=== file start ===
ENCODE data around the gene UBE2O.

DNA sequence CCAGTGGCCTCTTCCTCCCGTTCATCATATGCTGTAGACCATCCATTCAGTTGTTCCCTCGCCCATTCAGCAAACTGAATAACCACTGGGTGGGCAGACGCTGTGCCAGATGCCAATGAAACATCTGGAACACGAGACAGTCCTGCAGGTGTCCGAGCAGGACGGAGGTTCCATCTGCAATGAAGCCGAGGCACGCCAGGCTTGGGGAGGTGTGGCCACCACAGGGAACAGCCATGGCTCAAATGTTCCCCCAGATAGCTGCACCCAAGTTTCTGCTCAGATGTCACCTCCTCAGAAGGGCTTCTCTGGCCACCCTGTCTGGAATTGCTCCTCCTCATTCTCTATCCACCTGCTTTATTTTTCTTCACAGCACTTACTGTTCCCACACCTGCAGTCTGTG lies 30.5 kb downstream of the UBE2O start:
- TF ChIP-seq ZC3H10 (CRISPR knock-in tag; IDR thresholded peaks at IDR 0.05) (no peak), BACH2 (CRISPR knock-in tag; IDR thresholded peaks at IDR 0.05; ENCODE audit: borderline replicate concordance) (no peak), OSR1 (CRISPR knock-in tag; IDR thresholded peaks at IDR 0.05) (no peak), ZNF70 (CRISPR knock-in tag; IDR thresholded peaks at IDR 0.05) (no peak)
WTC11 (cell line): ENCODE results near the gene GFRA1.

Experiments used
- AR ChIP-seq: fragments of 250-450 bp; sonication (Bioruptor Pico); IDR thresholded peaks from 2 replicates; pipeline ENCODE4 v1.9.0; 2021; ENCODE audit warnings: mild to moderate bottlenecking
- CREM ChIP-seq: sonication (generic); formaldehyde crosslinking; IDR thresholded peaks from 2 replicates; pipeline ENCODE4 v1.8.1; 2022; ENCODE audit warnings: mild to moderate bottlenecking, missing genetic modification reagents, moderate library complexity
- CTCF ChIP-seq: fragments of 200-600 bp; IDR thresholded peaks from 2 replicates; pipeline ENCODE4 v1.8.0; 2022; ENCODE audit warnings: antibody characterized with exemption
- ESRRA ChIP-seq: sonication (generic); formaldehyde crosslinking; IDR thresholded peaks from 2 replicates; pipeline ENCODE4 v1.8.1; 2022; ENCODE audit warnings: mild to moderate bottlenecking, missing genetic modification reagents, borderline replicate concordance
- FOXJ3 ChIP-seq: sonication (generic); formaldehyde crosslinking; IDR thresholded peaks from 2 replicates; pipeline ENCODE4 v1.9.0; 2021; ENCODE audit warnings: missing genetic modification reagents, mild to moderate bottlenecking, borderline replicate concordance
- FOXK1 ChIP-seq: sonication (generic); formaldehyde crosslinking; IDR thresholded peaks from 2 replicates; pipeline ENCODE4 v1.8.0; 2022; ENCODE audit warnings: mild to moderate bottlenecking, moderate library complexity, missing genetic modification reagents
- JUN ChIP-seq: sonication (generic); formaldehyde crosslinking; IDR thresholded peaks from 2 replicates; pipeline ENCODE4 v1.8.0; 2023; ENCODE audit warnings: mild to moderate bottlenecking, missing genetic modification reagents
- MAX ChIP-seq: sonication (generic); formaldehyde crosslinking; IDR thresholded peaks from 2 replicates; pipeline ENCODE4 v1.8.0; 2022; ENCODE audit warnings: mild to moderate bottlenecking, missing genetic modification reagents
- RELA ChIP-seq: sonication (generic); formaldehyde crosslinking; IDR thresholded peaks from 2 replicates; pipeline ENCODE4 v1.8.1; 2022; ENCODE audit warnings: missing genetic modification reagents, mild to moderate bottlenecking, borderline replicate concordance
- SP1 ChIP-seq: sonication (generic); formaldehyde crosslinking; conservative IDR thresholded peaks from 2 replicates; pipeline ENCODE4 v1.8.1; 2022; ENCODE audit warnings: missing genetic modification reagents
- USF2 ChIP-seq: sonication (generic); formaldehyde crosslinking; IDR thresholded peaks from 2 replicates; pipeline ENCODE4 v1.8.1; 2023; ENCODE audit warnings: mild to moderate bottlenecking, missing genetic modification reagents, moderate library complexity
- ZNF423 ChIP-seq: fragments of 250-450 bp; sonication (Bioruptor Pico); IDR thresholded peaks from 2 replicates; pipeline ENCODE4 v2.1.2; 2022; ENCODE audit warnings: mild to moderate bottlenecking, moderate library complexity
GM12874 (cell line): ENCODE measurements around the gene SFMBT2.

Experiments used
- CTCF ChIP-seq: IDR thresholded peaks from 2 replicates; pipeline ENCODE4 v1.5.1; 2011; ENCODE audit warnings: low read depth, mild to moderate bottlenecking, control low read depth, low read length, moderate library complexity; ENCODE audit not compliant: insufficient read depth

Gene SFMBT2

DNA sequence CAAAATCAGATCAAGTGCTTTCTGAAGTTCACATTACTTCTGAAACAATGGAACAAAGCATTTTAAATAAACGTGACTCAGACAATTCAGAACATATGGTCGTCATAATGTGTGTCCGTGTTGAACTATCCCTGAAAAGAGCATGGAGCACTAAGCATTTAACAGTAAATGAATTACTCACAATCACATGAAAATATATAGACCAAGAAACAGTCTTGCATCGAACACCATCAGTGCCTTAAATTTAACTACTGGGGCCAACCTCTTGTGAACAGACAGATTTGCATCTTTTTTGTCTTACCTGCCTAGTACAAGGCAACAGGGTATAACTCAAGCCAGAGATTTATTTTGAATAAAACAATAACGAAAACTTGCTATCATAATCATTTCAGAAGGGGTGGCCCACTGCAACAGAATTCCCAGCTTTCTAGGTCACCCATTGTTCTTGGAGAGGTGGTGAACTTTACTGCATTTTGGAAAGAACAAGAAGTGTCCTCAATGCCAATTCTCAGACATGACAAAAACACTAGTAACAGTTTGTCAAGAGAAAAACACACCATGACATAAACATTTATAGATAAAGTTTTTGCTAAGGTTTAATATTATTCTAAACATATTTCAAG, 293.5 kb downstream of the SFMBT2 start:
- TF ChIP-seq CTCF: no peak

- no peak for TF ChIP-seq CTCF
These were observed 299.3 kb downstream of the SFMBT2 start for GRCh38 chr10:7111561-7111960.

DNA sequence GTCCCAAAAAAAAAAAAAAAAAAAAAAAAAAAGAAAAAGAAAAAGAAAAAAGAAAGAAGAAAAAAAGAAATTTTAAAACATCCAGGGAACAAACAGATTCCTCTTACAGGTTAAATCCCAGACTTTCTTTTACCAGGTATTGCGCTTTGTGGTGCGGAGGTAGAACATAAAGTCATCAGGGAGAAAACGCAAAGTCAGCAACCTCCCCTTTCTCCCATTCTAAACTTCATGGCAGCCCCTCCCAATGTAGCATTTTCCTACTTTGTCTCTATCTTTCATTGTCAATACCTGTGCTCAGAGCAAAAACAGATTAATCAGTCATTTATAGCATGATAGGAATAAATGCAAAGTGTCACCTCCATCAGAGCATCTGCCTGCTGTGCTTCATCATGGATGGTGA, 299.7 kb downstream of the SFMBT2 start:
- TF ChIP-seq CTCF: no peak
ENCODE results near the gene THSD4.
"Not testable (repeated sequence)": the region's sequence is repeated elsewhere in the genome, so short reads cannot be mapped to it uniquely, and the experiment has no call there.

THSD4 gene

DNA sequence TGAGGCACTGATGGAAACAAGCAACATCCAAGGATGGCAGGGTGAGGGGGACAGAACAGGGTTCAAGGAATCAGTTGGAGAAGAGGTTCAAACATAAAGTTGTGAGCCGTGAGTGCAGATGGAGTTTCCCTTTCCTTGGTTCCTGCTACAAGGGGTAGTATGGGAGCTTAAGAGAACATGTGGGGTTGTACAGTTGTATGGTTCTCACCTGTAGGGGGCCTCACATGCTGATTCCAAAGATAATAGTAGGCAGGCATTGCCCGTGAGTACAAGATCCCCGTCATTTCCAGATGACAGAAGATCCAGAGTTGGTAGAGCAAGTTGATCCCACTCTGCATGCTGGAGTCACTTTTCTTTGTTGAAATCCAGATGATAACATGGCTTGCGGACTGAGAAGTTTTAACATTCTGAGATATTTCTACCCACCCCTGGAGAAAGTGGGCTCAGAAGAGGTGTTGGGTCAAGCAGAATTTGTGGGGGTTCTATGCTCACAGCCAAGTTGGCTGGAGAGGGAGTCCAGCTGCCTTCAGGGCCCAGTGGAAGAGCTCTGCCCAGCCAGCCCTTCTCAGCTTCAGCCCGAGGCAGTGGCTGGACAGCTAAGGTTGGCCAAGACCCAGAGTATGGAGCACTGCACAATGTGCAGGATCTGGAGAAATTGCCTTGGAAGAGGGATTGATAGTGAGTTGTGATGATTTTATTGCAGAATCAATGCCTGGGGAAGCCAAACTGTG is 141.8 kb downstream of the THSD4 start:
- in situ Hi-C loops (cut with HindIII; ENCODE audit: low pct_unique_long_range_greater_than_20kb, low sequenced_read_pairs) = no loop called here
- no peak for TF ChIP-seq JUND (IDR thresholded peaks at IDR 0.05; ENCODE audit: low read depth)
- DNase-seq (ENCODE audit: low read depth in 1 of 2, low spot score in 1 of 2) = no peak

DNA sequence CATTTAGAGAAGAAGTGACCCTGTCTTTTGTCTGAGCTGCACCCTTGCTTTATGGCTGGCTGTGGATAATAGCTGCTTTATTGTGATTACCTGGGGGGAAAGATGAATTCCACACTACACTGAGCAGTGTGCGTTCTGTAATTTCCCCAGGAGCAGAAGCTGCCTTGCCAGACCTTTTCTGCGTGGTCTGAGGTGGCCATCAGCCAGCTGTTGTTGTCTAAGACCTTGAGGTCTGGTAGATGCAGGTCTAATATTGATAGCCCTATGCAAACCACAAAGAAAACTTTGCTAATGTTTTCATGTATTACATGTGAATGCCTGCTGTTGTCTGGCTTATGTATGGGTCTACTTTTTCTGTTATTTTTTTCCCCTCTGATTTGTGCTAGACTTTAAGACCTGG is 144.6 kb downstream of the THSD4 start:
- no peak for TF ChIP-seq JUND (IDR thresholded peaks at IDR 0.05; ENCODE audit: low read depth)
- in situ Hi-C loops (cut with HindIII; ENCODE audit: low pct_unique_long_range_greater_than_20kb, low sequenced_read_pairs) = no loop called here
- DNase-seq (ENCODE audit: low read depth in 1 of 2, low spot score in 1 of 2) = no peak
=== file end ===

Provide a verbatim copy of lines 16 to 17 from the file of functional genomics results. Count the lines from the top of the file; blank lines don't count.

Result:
- USF2 ChIP-seq: sonication (generic); formaldehyde crosslinking; IDR thresholded peaks from 2 replicates; pipeline ENCODE4 v1.8.1; 2023; ENCODE audit warnings: mild to moderate bottlenecking, missing genetic modification reagents, moderate library complexity
- ZNF423 ChIP-seq: fragments of 250-450 bp; sonication (Bioruptor Pico); IDR thresholded peaks from 2 replicates; pipeline ENCODE4 v2.1.2; 2022; ENCODE audit warnings: mild to moderate bottlenecking, moderate library complexity